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How the Seas Will Eat Coastal Cities

(Flooding in New Orleans after Hurricane Katrina, by NOAA)

The answer is: “At least two feet, and possibly as much as seven.”

That’s the estimate of how much the oceans can be expected to rise by the year 2100 if we don’t take immediate and urgent action to curb greenhouse gas emissions.

The results are from a study by Climate Central. And while we simply don’t know whether we’ll escape with just two feet or be washed away by a seven-foot increase, either way it’s really bad news for our coastal cities. According to the report:

Global warming has raised global sea level about 8 inches since 1880, and the rate of rise is accelerating. Rising seas dramatically increase the odds of damaging floods from storm surges. A Climate Central analysis finds the odds of “century” or worse floods occurring by 2030 are on track to double or more, over widespread areas of the U.S. These increases threaten an enormous amount of damage. Across the country, nearly 5 million people live in 2.6 million homes at less than 4 feet above high tide — a level lower than the century flood line for most locations analyzed.

In other words, in just a few decades from now, thousands of people who live in cities like New York, Boston, Washington DC, Miami, New Orleans could be doing what the residents of the Kiribati in the South Pacific are doing today: looking for somewhere else to live.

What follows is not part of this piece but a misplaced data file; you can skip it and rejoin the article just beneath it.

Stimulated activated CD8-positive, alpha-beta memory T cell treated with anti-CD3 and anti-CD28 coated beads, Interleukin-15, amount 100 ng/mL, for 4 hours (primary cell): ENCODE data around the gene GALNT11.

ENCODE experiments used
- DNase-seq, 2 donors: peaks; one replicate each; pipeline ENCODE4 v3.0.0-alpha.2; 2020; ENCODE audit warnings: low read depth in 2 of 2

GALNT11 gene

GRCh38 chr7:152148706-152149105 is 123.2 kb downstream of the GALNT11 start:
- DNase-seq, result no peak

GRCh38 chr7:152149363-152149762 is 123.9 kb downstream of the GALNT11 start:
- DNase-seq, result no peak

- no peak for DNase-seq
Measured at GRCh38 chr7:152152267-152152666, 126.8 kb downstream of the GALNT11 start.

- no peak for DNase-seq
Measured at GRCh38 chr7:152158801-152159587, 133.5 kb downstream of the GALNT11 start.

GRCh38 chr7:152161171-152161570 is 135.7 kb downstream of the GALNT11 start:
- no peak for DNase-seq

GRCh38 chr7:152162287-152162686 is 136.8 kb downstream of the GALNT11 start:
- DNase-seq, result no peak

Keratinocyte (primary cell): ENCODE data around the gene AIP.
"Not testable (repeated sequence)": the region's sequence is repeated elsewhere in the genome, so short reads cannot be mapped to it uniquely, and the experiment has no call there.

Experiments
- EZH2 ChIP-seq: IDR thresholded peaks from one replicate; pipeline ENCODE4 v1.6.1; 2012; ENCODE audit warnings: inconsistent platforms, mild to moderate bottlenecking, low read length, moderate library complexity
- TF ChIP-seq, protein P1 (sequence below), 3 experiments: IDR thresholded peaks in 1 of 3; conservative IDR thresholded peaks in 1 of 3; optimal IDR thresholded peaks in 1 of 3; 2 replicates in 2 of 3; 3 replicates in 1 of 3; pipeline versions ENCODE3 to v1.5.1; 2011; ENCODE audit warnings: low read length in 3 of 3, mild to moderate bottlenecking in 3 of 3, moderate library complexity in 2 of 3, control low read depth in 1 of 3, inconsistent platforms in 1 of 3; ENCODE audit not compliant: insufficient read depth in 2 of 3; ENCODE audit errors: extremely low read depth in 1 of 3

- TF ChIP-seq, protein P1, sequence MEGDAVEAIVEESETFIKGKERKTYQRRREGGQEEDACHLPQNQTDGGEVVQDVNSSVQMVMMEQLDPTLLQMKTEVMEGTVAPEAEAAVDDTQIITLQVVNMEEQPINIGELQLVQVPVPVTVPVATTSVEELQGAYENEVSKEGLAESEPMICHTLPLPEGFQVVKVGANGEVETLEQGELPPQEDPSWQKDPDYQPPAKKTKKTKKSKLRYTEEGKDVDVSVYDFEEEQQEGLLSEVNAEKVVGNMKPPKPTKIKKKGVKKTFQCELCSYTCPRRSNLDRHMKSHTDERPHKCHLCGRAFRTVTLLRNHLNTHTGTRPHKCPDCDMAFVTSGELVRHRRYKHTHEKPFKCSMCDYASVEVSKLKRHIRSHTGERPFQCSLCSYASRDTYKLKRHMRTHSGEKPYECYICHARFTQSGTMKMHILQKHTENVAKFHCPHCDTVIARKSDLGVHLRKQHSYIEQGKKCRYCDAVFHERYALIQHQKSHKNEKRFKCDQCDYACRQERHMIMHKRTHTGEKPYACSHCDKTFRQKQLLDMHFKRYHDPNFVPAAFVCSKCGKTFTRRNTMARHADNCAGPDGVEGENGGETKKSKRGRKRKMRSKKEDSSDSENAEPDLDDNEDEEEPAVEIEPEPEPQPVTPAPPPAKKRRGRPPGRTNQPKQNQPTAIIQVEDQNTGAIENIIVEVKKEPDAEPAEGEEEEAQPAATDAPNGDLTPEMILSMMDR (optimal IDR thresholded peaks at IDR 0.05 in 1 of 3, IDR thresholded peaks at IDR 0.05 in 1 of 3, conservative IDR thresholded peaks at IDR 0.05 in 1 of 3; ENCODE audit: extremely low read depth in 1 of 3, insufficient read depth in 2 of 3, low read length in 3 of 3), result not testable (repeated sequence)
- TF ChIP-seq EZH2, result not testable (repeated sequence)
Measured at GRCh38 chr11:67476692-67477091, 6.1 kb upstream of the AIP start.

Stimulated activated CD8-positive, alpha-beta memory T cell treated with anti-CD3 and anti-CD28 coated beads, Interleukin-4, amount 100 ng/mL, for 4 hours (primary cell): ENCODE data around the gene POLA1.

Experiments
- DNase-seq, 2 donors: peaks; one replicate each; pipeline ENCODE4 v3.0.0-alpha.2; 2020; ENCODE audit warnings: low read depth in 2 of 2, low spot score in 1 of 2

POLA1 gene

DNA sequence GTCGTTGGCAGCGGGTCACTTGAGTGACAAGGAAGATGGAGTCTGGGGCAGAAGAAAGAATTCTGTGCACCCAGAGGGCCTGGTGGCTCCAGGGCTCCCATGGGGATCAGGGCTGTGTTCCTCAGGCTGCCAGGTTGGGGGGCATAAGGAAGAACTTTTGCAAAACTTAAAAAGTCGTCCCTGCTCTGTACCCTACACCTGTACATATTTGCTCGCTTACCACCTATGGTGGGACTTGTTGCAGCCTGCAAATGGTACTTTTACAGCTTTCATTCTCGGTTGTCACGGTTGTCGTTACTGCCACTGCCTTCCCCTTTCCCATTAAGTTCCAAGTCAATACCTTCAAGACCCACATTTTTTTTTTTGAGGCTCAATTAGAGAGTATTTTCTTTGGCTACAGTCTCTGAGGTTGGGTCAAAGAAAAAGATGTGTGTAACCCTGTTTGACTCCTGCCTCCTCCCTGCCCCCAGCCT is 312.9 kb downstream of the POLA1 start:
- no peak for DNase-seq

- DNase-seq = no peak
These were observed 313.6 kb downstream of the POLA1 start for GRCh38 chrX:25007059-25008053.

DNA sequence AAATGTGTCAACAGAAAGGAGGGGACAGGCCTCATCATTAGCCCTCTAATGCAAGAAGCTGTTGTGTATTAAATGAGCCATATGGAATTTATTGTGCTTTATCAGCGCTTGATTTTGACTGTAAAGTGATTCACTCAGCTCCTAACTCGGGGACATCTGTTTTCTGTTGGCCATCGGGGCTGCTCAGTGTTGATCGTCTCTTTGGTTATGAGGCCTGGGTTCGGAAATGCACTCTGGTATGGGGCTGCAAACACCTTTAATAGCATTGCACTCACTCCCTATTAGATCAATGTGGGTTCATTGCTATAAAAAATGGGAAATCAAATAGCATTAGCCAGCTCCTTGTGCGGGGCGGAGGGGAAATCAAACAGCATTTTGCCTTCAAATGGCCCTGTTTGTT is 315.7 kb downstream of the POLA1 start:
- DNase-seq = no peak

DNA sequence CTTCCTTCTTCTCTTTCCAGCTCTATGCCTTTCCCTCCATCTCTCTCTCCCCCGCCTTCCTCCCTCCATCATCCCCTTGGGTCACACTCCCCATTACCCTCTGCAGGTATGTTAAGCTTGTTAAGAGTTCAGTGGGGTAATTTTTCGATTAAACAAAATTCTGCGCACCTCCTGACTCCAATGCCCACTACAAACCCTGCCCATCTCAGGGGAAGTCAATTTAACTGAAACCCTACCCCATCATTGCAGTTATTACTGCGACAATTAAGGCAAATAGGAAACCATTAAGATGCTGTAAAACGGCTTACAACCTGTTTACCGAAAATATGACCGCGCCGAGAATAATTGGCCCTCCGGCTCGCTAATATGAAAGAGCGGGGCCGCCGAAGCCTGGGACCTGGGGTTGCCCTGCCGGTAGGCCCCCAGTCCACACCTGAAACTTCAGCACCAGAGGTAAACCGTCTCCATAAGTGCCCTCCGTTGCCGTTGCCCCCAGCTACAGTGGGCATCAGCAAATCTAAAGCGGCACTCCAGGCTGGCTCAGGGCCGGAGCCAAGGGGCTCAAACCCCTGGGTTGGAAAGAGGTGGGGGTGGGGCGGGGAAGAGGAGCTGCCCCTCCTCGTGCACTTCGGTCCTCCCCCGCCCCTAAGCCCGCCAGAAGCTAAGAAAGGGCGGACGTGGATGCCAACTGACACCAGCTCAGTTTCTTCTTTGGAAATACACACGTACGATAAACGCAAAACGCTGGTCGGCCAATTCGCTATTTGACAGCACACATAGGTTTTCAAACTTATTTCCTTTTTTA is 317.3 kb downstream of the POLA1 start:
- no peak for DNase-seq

In this map, you see Miami with just two feet of sea-level rise. The white areas bordered in blue are what remains of dry land.

With a seven-foot rise, there’s basically nothing left:

The situation will be similar in other coast cities.

All told, 3.7 million people live in homes within three feet of high tide. More than 500 US cities have at least 10 percent of the population at increased risk, the studies said.

“It’s shocking to see how large the impacts could be, particularly in southern Florida and Louisiana, but much of the coastal U.S. will share in the serious pain,” said study co-author Jonathan Overpeck, a scientist at the University of Arizona’s Institute of the Environment.

The study by Climate Central includes interactive maps, so you can enter your own zip code and see how your home may be affected.